This past Saturday we had our monthly freeCodeCamp Nashville meetup at Nashville Software School. As always it was good times. We were supposed to have a guest speaker but they couldn’t make it at the last minute so our very own superstar and freeCodeCamp Nashville Co-Organizer Dave Harned stepped in and crushed it. He presented a Crash Course on NodeJS. You can find the repo here and excuse the work in progress readme. Like most things, it’s not perfect. Feel free to open a Pull Request and shore up those docs! I’m going to walk through what Dave presented on Saturday so you can see what you missed out on and come to the next one ;-). Honestly, so you can benefit from what I think is a well put together intro that’ll have you up, running, and playing around in no time.
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I think this picture is pretty accurate as to how I feel right now. A pawn crowned king. I passed my final assessment the first time through and have officially been a graduate of Flatiron School for a week now. I’m also lucky enough to have a full-time job right out of school. A full-time job looking for a job that is :-p. It’s amazing how in depth the job search can be. However, when you are provided with a solid framework to follow it’s nice to see the pieces just start falling into place. With my choice of the Full Stack Web Developer Program through Flatiron School, I receive a job guarantee if I follow some steps. Obviously there is a little more to it, like following my career coaches advice, but in general I must have 8 git commits per week to GitHub, write one blog post per week, and perform 8 job search activities per week (ie. apply for a job, meet someone at a user group, follow up thank you notes, networking outreach to meet for coffee, etc…).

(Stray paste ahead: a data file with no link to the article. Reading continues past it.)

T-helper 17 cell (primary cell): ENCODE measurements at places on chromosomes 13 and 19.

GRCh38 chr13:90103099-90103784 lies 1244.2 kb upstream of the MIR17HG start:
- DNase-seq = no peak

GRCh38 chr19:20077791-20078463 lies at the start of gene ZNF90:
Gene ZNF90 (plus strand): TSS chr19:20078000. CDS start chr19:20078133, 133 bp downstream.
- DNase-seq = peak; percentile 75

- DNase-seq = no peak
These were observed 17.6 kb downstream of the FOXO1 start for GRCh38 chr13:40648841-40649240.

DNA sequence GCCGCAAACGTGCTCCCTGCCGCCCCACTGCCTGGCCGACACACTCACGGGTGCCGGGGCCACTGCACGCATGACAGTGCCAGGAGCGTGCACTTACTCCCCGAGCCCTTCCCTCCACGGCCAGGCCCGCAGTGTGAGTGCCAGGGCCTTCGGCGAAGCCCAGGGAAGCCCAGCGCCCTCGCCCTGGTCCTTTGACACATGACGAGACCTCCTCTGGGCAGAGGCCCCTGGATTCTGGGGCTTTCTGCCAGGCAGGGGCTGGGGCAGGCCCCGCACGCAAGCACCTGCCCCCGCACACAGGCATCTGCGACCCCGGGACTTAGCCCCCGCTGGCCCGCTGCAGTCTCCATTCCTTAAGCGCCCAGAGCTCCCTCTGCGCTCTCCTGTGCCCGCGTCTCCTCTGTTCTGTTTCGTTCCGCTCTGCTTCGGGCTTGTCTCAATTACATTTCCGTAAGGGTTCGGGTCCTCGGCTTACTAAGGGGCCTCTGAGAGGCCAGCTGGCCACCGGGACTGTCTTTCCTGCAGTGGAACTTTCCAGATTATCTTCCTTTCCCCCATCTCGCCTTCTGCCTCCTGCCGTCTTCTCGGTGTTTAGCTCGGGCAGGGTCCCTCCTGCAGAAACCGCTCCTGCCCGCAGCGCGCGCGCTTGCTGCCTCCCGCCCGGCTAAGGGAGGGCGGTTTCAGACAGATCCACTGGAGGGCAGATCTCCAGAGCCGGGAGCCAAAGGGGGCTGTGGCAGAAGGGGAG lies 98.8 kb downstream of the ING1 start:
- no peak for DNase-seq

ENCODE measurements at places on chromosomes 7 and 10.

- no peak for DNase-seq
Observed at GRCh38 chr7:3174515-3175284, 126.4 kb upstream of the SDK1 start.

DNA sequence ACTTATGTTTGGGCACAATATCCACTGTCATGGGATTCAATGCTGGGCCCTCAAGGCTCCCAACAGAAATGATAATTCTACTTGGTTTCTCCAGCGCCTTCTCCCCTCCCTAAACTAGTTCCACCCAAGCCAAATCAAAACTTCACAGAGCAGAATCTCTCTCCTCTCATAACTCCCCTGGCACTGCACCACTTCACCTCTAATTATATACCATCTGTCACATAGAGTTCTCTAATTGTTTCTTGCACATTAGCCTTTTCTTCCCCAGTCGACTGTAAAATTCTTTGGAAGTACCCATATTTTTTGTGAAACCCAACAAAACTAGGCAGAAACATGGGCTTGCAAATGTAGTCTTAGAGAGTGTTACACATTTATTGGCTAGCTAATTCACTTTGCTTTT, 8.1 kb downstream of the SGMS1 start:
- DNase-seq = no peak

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stairs

It’s been about 3 weeks since I last blogged. I put my head down and sprinted towards the finish line. I can’t say that I’m 100% done, yet, but I will be soon. I have completed my final portfolio project and have my assessment for it tomorrow. I must say, Redux threw me for one while working on this project. I hit many stumbling blocks building this project. I think my sprint was a little ambitious and I ended up not knowing the Redux stuff as in-depth as I wanted to. I definitely created some of my own frustration because of this. However, I hacked away at it and got it. I watched YouTube videos, Wes Bos’s Redux Course, and I even used HackHands a couple times thanks to the Github Education Student Developer Pack $25 credit I received.
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puzzle pieces

So I’m banging away at my jQuery project. I got hung up on some code tonight but got it working right before I stopped for the night! I was stoked! So what was I stuck on? In my app a user can create as many places as they want. Each place can have as many items as they want. A user can look at a specific item and see the name of it, the rating they gave it, any notes they wrote about it and where the item is available (the places they’ve added it to). I wanted to implement a “Next Item” button/link that when clicked will load the next item for the current user.